So, how do we bridge the current impasse? By getting to the table, seeing and hearing one another, and finding empathy for one another. Without this humanizing moment, it appears there are no positive ways forward in the current social-politiccal conversation in America on key questions.
What is Privacy?
In light of the recent WikiLeaks document release, FBI director James Comey said, “There is no such thing as absolute privacy in America.” Comey went on to say that this loss of privacy is part of the social contract all American “sign” that says we agree to give up some of our individual rights for the sake of the common good. In this case, we give up the right to absolute privacy to be compelled by the judiciary, in the example Comey cited, to provide information sot that we may have a more just society. When described this way, most people are okay with the idea that absolute privacy an impossible idea. However, when information that someone did not want to share with the world becomes public, or when information that someone did not know what being catalogued about them by a government or business entity is made public, we have arrived at a crisis of privacy.
A penel conversation tackled this hard question as part of Day Three at SXSW. The panel affirmed that there is a reasonable sense of privacy that is essential to individuals in American society. As an individual (in our Western, democratic sense of the word, “individual”), it seems there is an implicit right to be able to guard information and protect access to one’s self. Some basic information about me, my internal thoughts and emotions, and my shared relationships between family and friends are all areas that I expect to remain private. In our current context; however, it seems like these basic tenets of privacy are being challenged.
Some of this challenge comes from enjoying the cultural benefits of participating in our online social economy. Being online places a considerable amount of private data online in a variety of places accessible to my devices (both internal to the device on Internet-linked data repositories). Placing this information in this space as a cost for participating in online communities, even with security features, places it somewhat at risk. Another portion of this challenge comes from simply participating in our base social economy. More and more financial transactions are being handled digitally out of speed and efficiency in the banking industry. This digital information is linked to our identity in these institutions and leaves a digital pathway that could be followed to learn about our consumer behavior. A third and final dimension of this challenge comes from our surveillance culture. Business, cities, states and national entities have the ability to surveil nearly our every activity. Through GPS data on our phones to public tracking systems to cameras (both official and personal) to the FCC’s recent decision to allow ISPs to sell aggregate user data without permission, to something as basic as our tax system we are being passively surveilled at every stage of our lives. The question relative to privacy is how easy it is to switch the intention from passive to active.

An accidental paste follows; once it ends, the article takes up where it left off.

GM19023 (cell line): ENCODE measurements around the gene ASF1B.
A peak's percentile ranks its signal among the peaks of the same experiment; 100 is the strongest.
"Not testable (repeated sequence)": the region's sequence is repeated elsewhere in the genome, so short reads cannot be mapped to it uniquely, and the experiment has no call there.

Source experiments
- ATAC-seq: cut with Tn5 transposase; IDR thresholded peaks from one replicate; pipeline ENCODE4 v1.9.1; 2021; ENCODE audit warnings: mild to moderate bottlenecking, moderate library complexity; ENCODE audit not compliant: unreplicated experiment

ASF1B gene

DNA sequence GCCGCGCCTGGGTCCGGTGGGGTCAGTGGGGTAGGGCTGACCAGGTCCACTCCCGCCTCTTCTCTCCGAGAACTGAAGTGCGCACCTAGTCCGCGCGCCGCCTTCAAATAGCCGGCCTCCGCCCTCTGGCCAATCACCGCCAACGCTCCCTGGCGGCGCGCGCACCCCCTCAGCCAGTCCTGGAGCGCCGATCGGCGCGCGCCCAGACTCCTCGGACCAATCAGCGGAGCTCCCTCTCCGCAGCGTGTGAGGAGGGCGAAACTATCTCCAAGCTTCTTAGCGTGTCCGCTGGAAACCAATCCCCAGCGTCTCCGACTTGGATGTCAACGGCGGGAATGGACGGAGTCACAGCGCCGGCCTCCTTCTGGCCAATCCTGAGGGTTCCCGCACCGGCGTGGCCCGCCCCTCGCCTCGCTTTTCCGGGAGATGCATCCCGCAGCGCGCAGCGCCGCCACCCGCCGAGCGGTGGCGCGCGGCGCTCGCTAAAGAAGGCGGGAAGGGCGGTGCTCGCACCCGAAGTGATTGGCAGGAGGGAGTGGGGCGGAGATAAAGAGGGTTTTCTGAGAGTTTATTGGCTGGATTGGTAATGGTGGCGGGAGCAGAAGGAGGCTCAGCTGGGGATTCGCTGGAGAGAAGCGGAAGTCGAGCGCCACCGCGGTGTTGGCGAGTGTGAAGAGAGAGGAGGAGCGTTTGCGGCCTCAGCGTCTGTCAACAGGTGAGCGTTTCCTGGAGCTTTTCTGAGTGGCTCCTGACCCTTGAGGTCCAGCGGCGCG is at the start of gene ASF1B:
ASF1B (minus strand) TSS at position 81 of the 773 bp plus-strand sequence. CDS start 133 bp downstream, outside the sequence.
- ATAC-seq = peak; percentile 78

How can we even talk seriously about privacy, as outlined above, in the midst of these challenges? The panelists agreed that in a free, democratic society there ought to be an expectation of individual privacy. However, they came to the mutual conclusion that privacy in our current society is the responsibility of the individual. Two-factor all access to sensitive information, manage the amount of information provided on social media platforms in text and images, properly set security settings on information platforms so you know how our information is being shared, be aware and manage when able the modes of surveillance in your home and communities. Be willing to ask hard questions of people using surveillance tactics as part of government or business, raising the issue of the social good of their practices. Change all passwords at least annually to avoid the passwords you use that have already been breached from being used in accord with your username. Doing these things will help preserve a modicum of individual privacy in the digital age, but maintaining privacy for yourself and/or your family members will be a lifelong discipline.
SXSW continues to be a great platform to ask and answer hard questions like these (and others). These questions in particular are poignant given the course of the New Administration. A war against trust in public information is being waged from the White House. This war against the “enemy of the people” is nurturing the deep divide that exists at the heart of “we the people.” The culture of fear that is being promulgated and the way the New Administration its legislating against privacy for the sake of security is exposing us all to greater government surveillance. Following Shortall, we must come to the table to ask these hard questions. But once these questions are asked and answered, the way we resolve them cannot remain theoretical. Their answers must be lived. And that is the true challenge, regardless of where we have these conversations.